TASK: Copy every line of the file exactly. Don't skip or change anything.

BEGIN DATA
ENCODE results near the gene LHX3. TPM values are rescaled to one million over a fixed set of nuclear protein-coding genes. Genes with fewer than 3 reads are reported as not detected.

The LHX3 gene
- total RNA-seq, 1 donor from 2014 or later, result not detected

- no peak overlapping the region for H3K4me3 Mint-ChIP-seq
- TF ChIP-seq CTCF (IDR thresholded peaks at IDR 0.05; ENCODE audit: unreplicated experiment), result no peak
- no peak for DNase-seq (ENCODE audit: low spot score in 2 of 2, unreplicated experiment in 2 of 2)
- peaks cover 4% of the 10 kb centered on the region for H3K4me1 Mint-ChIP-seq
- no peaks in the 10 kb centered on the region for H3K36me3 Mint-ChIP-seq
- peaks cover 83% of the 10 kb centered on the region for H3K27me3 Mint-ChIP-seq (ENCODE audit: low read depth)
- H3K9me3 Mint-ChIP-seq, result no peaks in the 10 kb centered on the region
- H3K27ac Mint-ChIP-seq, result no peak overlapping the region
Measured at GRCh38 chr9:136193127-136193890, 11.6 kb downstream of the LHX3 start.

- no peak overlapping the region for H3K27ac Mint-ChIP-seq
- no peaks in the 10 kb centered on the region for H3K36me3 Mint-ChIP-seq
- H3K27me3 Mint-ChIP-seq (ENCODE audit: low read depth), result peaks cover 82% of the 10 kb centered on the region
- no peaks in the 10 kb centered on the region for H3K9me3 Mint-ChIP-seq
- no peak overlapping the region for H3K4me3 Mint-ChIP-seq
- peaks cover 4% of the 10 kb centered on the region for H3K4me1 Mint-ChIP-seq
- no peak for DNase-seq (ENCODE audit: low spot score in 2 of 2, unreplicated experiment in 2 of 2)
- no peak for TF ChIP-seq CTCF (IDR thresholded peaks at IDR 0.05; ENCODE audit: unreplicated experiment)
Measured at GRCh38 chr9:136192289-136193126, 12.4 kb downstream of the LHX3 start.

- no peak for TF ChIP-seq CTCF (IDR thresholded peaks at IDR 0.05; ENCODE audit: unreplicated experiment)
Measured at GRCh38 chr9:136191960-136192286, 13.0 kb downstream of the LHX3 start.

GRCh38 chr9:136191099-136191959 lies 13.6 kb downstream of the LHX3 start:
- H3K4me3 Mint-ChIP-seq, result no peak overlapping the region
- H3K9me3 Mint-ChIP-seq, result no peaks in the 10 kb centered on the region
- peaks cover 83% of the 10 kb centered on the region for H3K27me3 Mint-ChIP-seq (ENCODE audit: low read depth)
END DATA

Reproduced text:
ENCODE results near the gene LHX3. TPM values are rescaled to one million over a fixed set of nuclear protein-coding genes. Genes with fewer than 3 reads are reported as not detected.

The LHX3 gene
- total RNA-seq, 1 donor from 2014 or later, result not detected

- no peak overlapping the region for H3K4me3 Mint-ChIP-seq
- TF ChIP-seq CTCF (IDR thresholded peaks at IDR 0.05; ENCODE audit: unreplicated experiment), result no peak
- no peak for DNase-seq (ENCODE audit: low spot score in 2 of 2, unreplicated experiment in 2 of 2)
- peaks cover 4% of the 10 kb centered on the region for H3K4me1 Mint-ChIP-seq
- no peaks in the 10 kb centered on the region for H3K36me3 Mint-ChIP-seq
- peaks cover 83% of the 10 kb centered on the region for H3K27me3 Mint-ChIP-seq (ENCODE audit: low read depth)
- H3K9me3 Mint-ChIP-seq, result no peaks in the 10 kb centered on the region
- H3K27ac Mint-ChIP-seq, result no peak overlapping the region
Measured at GRCh38 chr9:136193127-136193890, 11.6 kb downstream of the LHX3 start.

- no peak overlapping the region for H3K27ac Mint-ChIP-seq
- no peaks in the 10 kb centered on the region for H3K36me3 Mint-ChIP-seq
- H3K27me3 Mint-ChIP-seq (ENCODE audit: low read depth), result peaks cover 82% of the 10 kb centered on the region
- no peaks in the 10 kb centered on the region for H3K9me3 Mint-ChIP-seq
- no peak overlapping the region for H3K4me3 Mint-ChIP-seq
- peaks cover 4% of the 10 kb centered on the region for H3K4me1 Mint-ChIP-seq
- no peak for DNase-seq (ENCODE audit: low spot score in 2 of 2, unreplicated experiment in 2 of 2)
- no peak for TF ChIP-seq CTCF (IDR thresholded peaks at IDR 0.05; ENCODE audit: unreplicated experiment)
Measured at GRCh38 chr9:136192289-136193126, 12.4 kb downstream of the LHX3 start.

- no peak for TF ChIP-seq CTCF (IDR thresholded peaks at IDR 0.05; ENCODE audit: unreplicated experiment)
Measured at GRCh38 chr9:136191960-136192286, 13.0 kb downstream of the LHX3 start.

GRCh38 chr9:136191099-136191959 lies 13.6 kb downstream of the LHX3 start:
- H3K4me3 Mint-ChIP-seq, result no peak overlapping the region
- H3K9me3 Mint-ChIP-seq, result no peaks in the 10 kb centered on the region
- peaks cover 83% of the 10 kb centered on the region for H3K27me3 Mint-ChIP-seq (ENCODE audit: low read depth)